Fiona has two principal research interests in Brazil and Latin America: gender policies and politics, and criminal justice reform and human rights. In both cases she is interested in the interface between organised civil society and the state, and the way in which specific political institutions and governance arrangements (political parties, decentralisation) impinge on the capacity of civil society groups to affect policy and reform the state.
In the area of gender studies, her research began by examining the restoration of democracy in Chile and Brazil, and the way in which party systems and individual parties in Latin America have responded to, and filtered, women's movement demands for political representation and state gender policies. Her two-country comparative study, Gender Politics in Brazil and Chile, based on several years of in-country fieldwork, is original in focusing on both national and local-level political arenas, in emphasising party systems as well as individual parties; and in analysing the religious-secular cleavage in addition to the left-right axis, the degree and type of institutionalization of individual parties and of the party system, and the individual party's political genesis and habitus as variables determining parties receptivity to gender equality and equity claims. She has also published studies of women's networks and NGOs in Brazil and Latin America in relation to legal literacy, lobbying and advocacy, and domestic violence.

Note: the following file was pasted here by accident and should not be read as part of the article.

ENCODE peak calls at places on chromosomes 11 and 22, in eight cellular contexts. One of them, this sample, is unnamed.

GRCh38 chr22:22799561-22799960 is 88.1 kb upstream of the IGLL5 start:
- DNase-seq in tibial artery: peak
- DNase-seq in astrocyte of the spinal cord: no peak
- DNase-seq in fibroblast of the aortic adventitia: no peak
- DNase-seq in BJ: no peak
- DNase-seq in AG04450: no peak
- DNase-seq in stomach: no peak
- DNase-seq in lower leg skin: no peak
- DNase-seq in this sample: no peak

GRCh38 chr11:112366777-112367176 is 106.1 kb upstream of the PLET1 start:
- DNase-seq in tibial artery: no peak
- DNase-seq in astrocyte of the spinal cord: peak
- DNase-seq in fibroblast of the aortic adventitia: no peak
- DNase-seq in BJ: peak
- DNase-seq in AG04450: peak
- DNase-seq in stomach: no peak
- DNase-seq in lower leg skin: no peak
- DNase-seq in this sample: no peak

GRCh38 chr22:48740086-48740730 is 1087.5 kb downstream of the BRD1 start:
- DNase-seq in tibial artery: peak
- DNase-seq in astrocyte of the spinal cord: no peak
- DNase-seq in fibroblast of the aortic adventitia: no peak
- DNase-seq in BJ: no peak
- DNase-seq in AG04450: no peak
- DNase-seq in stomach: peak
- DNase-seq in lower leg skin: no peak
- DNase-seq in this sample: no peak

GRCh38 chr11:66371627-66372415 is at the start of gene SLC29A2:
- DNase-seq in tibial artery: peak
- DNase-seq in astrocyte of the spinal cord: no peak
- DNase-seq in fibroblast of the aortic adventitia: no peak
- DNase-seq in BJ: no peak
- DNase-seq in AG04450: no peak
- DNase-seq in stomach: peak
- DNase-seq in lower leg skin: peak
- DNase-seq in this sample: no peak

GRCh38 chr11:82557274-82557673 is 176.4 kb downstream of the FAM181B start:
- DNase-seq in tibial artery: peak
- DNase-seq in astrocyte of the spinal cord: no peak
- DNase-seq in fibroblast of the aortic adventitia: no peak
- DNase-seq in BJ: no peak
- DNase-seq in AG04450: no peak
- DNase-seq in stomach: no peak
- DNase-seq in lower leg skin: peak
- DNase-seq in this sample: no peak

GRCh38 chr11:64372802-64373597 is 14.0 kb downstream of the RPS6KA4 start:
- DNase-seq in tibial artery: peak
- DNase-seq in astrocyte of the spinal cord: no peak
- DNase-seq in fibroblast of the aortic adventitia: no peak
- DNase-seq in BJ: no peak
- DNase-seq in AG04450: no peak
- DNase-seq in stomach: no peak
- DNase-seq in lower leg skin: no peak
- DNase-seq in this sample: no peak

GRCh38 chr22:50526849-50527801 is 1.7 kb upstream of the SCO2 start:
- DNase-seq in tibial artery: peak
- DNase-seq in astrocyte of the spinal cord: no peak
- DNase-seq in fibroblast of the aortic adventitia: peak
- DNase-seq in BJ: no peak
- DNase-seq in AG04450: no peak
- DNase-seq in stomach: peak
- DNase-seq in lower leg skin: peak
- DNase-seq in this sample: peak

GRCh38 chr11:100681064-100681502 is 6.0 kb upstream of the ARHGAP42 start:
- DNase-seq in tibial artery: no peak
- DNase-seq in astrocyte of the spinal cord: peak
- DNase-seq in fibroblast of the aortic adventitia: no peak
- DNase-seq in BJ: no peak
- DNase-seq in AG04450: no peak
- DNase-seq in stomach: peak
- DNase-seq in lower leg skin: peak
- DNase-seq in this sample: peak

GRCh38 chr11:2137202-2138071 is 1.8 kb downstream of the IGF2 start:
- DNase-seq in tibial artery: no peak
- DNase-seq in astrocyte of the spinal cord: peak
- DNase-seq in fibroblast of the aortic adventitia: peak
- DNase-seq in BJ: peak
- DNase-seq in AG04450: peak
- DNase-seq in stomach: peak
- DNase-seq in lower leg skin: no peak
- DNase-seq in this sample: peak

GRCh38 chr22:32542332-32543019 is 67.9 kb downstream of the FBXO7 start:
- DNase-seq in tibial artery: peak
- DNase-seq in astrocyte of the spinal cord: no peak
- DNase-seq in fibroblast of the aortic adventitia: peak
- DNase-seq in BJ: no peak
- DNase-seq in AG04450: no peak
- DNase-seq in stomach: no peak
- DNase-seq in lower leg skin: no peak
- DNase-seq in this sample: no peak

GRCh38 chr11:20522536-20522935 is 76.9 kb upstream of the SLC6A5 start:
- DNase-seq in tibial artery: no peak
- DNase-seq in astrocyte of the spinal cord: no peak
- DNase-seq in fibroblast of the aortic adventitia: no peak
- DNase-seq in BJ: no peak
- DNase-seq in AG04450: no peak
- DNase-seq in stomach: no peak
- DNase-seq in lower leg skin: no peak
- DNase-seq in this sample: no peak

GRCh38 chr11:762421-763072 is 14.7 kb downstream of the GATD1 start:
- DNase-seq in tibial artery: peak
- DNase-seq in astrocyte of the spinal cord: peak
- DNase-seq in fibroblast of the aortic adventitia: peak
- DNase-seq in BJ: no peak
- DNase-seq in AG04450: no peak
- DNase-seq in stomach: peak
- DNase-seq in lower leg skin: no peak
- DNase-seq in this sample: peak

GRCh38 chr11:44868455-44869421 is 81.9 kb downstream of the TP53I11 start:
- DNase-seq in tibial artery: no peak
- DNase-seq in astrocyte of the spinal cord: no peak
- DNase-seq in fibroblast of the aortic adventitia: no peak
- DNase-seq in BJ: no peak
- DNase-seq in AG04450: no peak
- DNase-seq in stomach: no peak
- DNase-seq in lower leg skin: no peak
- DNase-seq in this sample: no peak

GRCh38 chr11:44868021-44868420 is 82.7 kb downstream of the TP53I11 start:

She developed expertise in the area of human rights whilst responsible for the Brazil desk at the International Secretariat of Amnesty International (1997-99). Funded by a grant from the Ford Foundation, she examined the institutional and political dynamics of human rights reform in Brazil, which has resulted in a number of publications on reform processes in the judiciary, police and prison system, as well as more general analyses. She is currently researching the ways in which civil society is able to engage with the criminal justice system, through accountability mechanisms, on the one hand, and co-production of security, on the other. In particular articles on little-known, but ground-breaking civil-society community-run prisons in Brazil, based on research supported by the Socio-Legal Studies Association, are due out in Spanish, Portuguese and English. She is continuing the study of state-NGO partnerships in São Paulo state with comparative research conducted in Minas Gerais state in November-December 2007. To this end she spent a month as Visiting Professor at the Federal University of Minas Gerais in Belo Horizonte, at the invitation of the Institute for Advanced Transdisciplinary Studies (holding the IEAT/Ford Foundation Chair). In September 2007 she gave a paper at the conference of the Latin American Studies Association in Montreal on organized crime gangs and the prison system in São Paulo.